The American Society for Quality (ASQ) defines quality assurance (QA) as a system that is implemented to certify that products meet quality standards. QA programs help to provide confidence in products are valuable marketing tools.
QA vs. QC
Quality-based assurance programs are different from quality control (QC) programs in that QA is process oriented, but QC is product oriented. This means that product testing falls under the domain of quality control because these programs and systems don’t guarantee quality because they control the lack of it. Quality-based assurance ensures that employees are doing the right things in the right way, but quality control means that products will meet standards and expectations. A QA team is tasked with ensuring that documented policies and processes in place and consistently executed. They also recommend solutions and implement improvements while always informing employees about updates.
Most companies that deal with multiple, large products will employ QA specialists to help project managers organize and monitor their projects. QA specialists will set organizational procedures and required event milestones to determine goals and expectations. This helps them to identify what items and accomplishments should be reported and reviewed. As the project progresses, QA specialists conduct checks to highlight any developing risks. If project scope creep or disregard for financial authorization controls are occurring, they will report this to management. These handy checkpoints ensure that the right people are involved at the right times and stages.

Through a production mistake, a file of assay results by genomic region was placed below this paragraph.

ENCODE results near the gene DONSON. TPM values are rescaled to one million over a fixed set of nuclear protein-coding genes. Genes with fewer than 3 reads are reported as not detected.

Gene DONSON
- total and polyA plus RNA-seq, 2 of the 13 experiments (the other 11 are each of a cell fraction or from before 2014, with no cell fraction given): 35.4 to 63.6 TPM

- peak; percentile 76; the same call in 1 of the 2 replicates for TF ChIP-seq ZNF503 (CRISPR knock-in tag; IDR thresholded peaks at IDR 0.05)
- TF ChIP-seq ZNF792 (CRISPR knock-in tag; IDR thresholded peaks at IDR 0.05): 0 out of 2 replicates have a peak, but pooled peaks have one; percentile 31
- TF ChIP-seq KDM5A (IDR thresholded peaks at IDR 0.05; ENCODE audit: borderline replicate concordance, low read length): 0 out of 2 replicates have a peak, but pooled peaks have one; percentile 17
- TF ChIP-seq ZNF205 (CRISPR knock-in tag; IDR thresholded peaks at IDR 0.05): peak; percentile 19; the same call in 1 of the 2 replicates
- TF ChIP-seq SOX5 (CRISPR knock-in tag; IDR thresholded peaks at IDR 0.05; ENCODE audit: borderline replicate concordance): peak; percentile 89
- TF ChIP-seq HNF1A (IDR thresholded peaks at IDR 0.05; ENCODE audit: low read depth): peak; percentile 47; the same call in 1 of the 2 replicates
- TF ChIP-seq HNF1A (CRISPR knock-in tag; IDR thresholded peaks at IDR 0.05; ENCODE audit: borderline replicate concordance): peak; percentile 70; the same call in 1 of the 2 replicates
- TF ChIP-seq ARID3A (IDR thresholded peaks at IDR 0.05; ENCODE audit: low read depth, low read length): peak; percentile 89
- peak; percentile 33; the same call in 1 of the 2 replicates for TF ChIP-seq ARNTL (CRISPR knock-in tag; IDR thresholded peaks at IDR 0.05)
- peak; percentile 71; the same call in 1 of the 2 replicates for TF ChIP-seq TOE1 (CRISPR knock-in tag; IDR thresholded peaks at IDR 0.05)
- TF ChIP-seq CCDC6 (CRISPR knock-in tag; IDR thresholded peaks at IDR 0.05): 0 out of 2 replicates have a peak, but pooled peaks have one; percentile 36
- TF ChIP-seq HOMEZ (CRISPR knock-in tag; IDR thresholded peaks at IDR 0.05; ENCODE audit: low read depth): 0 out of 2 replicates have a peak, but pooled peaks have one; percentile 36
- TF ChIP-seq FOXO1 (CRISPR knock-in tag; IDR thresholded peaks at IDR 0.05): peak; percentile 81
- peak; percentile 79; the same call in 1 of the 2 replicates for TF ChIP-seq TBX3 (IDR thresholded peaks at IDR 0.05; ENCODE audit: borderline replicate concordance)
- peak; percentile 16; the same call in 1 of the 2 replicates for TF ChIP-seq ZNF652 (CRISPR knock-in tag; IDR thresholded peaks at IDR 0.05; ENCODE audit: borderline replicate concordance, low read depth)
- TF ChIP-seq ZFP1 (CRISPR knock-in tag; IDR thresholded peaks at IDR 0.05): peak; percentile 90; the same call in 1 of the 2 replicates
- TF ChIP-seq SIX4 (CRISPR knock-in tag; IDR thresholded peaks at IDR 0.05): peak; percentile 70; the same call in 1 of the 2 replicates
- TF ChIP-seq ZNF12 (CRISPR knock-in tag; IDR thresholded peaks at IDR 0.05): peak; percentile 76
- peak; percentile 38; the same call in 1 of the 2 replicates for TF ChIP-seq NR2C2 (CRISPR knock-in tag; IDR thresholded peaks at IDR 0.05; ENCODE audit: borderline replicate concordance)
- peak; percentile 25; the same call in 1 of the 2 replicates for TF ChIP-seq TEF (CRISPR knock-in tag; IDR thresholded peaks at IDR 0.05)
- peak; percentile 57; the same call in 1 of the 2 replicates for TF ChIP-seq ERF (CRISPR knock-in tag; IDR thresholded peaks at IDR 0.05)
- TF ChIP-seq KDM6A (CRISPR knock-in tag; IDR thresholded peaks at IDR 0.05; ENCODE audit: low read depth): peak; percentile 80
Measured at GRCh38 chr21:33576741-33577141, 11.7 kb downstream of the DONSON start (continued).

QA specialists ensure that employees follow the appropriate procedures, while QC specialists review statistical data or manually verify products meet standards. QC programs are designed to ensure that manufactured products or performed services adhere to a defined set of quality rules and customer criteria. Computer programmers and web and software developers will always test product functionality in order to isolate bugs and problems. From a manufacturing standpoint, QC programs involve designated employees who visually verify randomly selected products. These same employees will complete QC forms, such as through measuring product specs, and then submit them to the QC manager. This individual will aggregate data through software programs to search for reoccurring manufacturing anomalies.
A QC manager who works at a technology company that produces financial software products will collaborate with diverse business teams and units. They are charged with sharing new ideas, promoting innovation and driving agility across the product’s life cycle. They identify and implement the testing of software solutions throughout the software development life cycle. They must simultaneously ensure the quality of individual tasks and multi-project combinations. They supervise a team of QC testing specialists who are responsible for understanding deliverables, organizing client requirements, designing tests, extrapolating test data, troubleshooting issues and implementing scalable adjustments. A QC manager who works in IT must have a background in engineering best practices, test strategies and troubleshooting principles. They will supervise script code reviews, provide guidance on best practices and develop plans for test frameworks.
Those who want to enter the diverse field of quality assurance can pursue a degree in quality control or quality assurance management.